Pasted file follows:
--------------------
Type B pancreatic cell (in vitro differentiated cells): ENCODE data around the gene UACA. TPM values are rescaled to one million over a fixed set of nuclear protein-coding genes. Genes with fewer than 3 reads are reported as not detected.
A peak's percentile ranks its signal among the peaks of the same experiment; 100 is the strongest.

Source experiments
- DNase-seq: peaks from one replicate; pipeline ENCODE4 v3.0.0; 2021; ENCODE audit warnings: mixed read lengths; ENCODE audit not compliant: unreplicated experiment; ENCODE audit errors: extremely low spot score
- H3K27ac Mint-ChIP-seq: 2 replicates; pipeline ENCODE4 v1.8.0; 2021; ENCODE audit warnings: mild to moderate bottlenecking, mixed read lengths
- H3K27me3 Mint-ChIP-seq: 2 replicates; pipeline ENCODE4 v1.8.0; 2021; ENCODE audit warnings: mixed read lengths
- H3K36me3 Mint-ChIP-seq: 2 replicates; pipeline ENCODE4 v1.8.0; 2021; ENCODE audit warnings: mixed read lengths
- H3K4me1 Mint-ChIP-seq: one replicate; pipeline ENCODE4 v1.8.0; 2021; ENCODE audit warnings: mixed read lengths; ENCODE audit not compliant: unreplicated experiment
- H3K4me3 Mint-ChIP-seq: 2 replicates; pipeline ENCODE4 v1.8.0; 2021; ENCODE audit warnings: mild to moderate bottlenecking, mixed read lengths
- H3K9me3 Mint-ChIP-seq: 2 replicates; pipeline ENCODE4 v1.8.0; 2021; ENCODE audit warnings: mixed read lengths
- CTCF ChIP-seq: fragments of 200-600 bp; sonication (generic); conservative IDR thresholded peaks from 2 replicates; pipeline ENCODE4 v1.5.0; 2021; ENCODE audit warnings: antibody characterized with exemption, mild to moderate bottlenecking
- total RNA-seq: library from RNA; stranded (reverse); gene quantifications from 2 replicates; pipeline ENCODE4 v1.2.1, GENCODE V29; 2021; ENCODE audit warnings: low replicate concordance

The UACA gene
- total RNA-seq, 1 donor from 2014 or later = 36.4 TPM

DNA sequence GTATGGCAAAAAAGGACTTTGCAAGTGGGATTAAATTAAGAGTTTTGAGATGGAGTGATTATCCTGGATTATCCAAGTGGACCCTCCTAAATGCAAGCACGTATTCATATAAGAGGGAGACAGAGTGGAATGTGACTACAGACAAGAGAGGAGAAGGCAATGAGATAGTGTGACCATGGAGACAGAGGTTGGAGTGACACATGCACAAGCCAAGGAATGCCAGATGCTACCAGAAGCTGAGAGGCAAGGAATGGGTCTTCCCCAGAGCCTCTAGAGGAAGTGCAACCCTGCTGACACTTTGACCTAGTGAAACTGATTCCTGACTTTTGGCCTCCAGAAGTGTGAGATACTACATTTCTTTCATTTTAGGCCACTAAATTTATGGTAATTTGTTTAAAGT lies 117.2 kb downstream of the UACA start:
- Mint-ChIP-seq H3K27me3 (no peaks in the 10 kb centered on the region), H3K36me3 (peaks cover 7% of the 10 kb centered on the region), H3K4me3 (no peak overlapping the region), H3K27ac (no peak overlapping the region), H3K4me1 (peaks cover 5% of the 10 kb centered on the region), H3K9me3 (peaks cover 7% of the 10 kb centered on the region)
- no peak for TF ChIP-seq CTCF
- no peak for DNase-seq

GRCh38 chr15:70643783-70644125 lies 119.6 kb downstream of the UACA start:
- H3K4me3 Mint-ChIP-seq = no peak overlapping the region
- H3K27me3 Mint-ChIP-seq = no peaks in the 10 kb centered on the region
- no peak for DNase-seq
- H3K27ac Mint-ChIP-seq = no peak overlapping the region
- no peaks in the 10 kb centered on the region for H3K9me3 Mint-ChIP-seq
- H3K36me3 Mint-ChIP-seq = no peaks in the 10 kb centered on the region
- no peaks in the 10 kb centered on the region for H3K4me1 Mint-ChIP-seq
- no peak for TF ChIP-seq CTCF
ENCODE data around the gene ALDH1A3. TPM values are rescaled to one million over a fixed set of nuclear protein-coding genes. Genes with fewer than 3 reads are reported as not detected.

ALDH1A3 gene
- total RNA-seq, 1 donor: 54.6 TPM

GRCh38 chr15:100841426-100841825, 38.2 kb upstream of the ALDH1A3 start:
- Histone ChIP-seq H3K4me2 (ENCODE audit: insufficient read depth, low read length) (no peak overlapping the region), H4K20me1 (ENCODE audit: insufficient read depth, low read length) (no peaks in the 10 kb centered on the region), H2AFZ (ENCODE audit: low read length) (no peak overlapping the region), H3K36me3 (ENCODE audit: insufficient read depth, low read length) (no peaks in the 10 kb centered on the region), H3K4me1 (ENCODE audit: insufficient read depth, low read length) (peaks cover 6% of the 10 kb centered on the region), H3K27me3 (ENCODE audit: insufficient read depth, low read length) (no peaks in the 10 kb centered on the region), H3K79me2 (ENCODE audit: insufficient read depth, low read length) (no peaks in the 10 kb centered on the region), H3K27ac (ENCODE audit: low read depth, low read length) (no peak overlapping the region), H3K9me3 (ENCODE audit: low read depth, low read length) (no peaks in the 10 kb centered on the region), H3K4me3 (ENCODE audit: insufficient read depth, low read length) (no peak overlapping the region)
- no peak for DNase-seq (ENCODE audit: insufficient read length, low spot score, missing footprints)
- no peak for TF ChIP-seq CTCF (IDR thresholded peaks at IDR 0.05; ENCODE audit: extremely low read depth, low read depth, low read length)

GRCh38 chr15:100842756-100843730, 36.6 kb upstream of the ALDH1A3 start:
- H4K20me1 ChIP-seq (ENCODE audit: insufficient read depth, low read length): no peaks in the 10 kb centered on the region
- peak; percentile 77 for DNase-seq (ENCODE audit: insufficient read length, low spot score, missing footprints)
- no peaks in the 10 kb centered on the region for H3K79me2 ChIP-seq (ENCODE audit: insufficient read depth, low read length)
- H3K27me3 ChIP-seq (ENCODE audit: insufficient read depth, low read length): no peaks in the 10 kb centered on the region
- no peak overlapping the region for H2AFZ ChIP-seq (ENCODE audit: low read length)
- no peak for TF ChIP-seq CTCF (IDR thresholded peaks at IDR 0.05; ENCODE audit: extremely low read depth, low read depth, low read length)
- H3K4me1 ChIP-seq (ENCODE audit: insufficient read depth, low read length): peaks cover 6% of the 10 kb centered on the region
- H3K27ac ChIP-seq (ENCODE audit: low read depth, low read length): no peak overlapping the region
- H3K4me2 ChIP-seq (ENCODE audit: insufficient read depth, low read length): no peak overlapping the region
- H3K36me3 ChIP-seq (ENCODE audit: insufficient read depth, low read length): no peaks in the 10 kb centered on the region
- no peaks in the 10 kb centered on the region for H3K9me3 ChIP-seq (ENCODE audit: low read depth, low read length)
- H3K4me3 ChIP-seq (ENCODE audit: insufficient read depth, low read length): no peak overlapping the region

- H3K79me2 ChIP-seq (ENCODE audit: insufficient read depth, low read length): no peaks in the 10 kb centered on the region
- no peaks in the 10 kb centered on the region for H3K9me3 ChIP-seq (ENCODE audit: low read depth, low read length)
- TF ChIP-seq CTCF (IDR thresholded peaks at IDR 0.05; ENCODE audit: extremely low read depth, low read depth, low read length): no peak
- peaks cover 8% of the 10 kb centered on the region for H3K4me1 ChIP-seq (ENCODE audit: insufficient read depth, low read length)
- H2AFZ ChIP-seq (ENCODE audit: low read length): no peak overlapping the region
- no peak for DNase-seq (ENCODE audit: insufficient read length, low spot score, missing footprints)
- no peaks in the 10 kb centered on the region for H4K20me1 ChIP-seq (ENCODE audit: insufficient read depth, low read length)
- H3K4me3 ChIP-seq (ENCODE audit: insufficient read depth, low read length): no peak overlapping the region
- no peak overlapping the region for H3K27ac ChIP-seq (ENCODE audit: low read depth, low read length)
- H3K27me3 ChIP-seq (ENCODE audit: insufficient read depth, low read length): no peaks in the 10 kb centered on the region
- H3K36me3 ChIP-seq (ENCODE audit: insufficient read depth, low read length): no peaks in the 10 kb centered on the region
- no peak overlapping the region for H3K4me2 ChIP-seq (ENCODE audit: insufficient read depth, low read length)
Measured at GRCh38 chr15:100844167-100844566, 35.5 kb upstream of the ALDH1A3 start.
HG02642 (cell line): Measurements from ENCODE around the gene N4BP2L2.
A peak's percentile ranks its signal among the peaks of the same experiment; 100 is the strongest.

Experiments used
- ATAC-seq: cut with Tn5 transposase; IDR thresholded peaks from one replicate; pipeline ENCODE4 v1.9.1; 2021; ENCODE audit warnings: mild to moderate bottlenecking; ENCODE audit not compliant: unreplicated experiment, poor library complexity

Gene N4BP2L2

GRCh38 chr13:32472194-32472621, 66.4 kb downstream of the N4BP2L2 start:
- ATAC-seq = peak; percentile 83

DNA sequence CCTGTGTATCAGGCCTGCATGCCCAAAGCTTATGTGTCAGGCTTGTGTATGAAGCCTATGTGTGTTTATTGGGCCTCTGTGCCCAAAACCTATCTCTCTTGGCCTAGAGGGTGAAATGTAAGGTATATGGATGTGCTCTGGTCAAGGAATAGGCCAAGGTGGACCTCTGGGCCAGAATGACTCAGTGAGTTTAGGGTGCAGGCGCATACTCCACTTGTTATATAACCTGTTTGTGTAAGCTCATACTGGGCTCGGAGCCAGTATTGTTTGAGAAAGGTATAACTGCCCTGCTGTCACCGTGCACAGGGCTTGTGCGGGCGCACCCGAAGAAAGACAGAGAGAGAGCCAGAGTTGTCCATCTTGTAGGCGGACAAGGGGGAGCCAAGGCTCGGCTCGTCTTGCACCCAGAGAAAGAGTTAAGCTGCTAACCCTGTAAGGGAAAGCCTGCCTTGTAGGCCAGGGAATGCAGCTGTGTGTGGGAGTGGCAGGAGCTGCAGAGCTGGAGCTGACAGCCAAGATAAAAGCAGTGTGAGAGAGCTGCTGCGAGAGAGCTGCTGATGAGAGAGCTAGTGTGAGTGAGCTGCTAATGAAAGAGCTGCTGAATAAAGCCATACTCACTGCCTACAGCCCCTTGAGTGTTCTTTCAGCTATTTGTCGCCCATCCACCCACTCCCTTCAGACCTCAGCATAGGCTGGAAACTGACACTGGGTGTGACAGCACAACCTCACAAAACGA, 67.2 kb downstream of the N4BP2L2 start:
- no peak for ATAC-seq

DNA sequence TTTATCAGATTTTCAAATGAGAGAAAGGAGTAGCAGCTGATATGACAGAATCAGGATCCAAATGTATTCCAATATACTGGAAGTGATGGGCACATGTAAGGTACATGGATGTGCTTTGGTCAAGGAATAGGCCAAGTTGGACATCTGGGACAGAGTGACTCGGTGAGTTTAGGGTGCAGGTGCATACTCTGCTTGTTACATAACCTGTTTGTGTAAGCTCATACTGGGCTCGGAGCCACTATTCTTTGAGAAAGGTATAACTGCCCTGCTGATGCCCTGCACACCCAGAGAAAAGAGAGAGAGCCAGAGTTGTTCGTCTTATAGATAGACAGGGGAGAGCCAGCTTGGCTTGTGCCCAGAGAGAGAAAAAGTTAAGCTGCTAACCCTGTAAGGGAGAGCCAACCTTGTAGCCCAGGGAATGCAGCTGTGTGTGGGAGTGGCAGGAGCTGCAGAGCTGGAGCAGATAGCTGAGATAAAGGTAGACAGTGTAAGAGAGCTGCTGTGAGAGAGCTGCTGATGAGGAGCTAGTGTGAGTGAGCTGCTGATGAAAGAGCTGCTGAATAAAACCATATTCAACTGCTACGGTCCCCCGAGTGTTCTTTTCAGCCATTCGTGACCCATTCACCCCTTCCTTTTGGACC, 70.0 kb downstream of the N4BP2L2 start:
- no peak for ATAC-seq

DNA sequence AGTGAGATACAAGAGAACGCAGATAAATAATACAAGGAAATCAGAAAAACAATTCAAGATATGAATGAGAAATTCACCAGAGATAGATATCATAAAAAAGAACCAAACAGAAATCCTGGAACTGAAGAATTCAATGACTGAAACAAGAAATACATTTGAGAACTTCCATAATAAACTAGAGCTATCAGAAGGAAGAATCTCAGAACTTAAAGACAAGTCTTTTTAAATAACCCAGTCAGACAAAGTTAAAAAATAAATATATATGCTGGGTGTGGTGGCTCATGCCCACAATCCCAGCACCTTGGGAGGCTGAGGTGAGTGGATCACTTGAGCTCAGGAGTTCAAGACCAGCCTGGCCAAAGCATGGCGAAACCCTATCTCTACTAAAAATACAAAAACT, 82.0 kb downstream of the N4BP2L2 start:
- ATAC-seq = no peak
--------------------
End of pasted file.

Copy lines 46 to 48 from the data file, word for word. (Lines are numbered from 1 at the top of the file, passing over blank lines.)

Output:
- no peaks in the 10 kb centered on the region for H3K9me3 ChIP-seq (ENCODE audit: low read depth, low read length)
- H3K4me3 ChIP-seq (ENCODE audit: insufficient read depth, low read length): no peak overlapping the region

- H3K79me2 ChIP-seq (ENCODE audit: insufficient read depth, low read length): no peaks in the 10 kb centered on the region